If you believe what you see in the media, our youth are groaning under the weight of debt they’ve acquired under the Higher Education Loan Program (HELP), alias the Higher Education Contribution Scheme (HECS). But I don’t believe every sob story I hear. Soft heart, hard head is my motto.
The latest is an ABC report claiming HELP debt has helped entrench women’s economic disadvantage. And the Futurity Investment Group’s latest University Debt Report, released on Wednesday, claims to reveal “the long-term financial and social burden the cost of a university education is having”.
Illustration by Simon LetchCredit:
As I’ve written recently, Baby Boomers are leaving a terrible legacy for the rising generation: climate change, unaffordable home ownership, precarious employment and tax breaks reserved for the old.
I suppose that, to many youths, adding a HELP debt to all that seems like adding insult to injury. But really, compared with that catalogue, student debt is well down the list.
According to the ABC’s report, women say they are frustrated by the HELP debt system and feel disadvantaged. It claims graduates today “often look like” a woman who, having had her children and approaching her 40s, retrained as a teacher.
Seven years later and working part-time, she’s frustrated because, despite paying back $6000 on her debt, she’s only $2000 ahead of where she started. Another woman fears she’ll end up living in her car.
The report says women hold the majority of all student debt, and claims “researchers say the student debt system has exacerbated structural financial inequities between men and women”.
This is a reference to a paper by Mark Warburton of the University of Melbourne. But his message is more nuanced, saying student debt has “become unfair for women, but there is a way to fix this”.
Considering that more girls than boys go on to uni, it’s no surprise that women hold the majority of student debt – even if, on average, men’s debts are greater than women’s.
Women take longer to repay their debt, but this is actually a feature of the scheme that adds to its fairness.
The student loan system was introduced in 1989 so taxpayers could afford to offer higher education to many more young people.Credit:Oscar Colman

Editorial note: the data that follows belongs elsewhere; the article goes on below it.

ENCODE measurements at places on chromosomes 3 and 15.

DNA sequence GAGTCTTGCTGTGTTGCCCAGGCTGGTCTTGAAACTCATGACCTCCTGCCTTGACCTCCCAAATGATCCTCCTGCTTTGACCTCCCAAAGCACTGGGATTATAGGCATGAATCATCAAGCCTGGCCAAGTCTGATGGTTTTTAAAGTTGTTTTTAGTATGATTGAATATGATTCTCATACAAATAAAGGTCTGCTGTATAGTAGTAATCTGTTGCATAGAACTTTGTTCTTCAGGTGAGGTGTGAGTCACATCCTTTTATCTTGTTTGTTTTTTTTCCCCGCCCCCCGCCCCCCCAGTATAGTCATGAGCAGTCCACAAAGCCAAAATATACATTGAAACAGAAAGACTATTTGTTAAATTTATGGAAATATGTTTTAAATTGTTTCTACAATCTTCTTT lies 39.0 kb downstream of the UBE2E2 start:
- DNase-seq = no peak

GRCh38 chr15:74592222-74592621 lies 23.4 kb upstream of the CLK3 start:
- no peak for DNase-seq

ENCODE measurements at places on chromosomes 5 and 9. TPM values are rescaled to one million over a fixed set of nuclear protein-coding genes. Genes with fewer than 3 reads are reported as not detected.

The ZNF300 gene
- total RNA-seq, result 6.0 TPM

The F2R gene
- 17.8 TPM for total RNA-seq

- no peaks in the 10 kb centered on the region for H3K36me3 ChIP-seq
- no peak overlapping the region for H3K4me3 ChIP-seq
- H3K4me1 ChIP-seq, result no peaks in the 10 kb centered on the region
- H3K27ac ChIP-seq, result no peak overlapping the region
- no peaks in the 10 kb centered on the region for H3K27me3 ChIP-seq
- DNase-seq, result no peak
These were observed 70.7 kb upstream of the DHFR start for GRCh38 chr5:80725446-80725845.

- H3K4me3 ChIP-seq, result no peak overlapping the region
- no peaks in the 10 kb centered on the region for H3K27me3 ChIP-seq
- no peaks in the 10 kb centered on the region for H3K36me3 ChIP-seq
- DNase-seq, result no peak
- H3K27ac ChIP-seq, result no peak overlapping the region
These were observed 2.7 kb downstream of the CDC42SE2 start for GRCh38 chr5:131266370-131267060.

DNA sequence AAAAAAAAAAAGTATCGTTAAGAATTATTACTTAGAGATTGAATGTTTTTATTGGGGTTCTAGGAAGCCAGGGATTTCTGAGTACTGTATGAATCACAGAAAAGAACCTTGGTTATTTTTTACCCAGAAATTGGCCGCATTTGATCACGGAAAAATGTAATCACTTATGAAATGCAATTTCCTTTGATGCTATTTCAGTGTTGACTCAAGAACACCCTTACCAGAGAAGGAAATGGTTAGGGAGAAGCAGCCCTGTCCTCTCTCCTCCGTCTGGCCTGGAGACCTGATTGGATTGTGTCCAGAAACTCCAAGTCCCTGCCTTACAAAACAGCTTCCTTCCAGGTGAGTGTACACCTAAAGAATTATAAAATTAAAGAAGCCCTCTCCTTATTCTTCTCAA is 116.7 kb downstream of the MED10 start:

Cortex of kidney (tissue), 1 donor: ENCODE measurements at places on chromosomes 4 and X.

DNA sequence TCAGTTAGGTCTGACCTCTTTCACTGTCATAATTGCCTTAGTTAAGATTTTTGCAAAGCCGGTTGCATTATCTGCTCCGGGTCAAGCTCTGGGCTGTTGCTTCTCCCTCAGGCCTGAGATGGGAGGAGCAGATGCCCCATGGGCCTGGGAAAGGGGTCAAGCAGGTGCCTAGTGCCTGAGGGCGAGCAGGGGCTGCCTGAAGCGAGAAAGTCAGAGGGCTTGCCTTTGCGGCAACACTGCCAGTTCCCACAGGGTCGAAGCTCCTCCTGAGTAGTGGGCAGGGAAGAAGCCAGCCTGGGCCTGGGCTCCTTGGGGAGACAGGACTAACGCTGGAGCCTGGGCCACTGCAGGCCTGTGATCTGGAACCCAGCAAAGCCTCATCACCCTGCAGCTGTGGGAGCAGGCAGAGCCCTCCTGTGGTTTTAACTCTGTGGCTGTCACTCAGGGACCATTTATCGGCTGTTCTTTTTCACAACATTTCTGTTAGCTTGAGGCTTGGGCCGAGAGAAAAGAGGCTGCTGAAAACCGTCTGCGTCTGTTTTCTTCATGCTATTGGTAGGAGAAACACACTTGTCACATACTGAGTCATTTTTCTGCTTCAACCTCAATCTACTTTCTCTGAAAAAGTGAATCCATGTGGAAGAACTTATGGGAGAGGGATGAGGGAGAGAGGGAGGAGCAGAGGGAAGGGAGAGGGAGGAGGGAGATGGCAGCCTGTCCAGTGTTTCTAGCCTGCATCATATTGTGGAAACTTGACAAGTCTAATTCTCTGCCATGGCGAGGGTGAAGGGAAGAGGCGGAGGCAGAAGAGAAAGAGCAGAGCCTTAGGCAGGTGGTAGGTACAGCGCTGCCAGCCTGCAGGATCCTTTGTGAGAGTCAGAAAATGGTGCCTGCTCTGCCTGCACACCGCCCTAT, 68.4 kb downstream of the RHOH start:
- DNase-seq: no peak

According to the Futurity Investment Group’s survey of about 1000 people who attended uni, student debt is pretty much the source of all social evil.
We’re told that three-in-five respondents say their student debt has affected their ability to buy a home. One in three say it has had a “moderate to very large” effect on their ability to start a family. A slightly smaller proportion say it’s affected their ability to get married. (Maybe they mean afford a big-budget wedding.)
A bit under a third of respondents say it’s had a “moderate to very large” effect on their ability to change jobs.
Sorry, but my bulldust detector is pinging like crazy. I just don’t believe it. I’m always sceptical of the results of small-sample surveys sponsored by vested interests, with the results just happening to endorse the outfit’s sales pitch.
Speaking of which, the Futurity Investment Group sells a range of “education bonds” which “allow parents and grandparents to tax-effectively save and invest to accumulate the funding to support their family’s life-long education objectives”.
I suspect that a lot of the resentment of HELP debt stems from a self-serving belief that university education should be free, as it was for a relatively brief period under the Whitlam government.
But that was when less than the top 10 per cent of school-leavers went on to uni. Today, it’s 40 per cent. And, as Warburton reminds us, the student loan system was introduced in 1989 so taxpayers could afford to offer higher education to many more young people.
The scheme was carefully designed – by Professor Bruce Chapman, of the Australian National University – to allow universities to charge tuition fees without discouraging bright kids from poor families from seeking to better themselves.
To this end, the government would lend people the fee-money up front, which they’d have to start repaying only once they were earning the average wage. If you lost your job, the repayments would stop until you got back on your feet.
The government would index your outstanding debt to the inflation rate but, unlike every commercial loan you’ll ever get, it won’t charge you a “real” interest rate of several percentage points on top of the inflation rate.
This is why it’s a good thing, not a bad thing, that women (and men) working only part-time are given longer to repay. A commercial bank wouldn’t do you the favour. And since the whole basis of the scheme is that if you can’t afford to repay the loan, you don’t have to, people need to learn not to worry about student debt the way you should about normal debt. It’s a very different animal.
Even so, in recent years the Coalition tightened up the repayment arrangements in ways that make the scheme less fair, particularly for those working part-time. But, as Warburton says, Labor can fix this.
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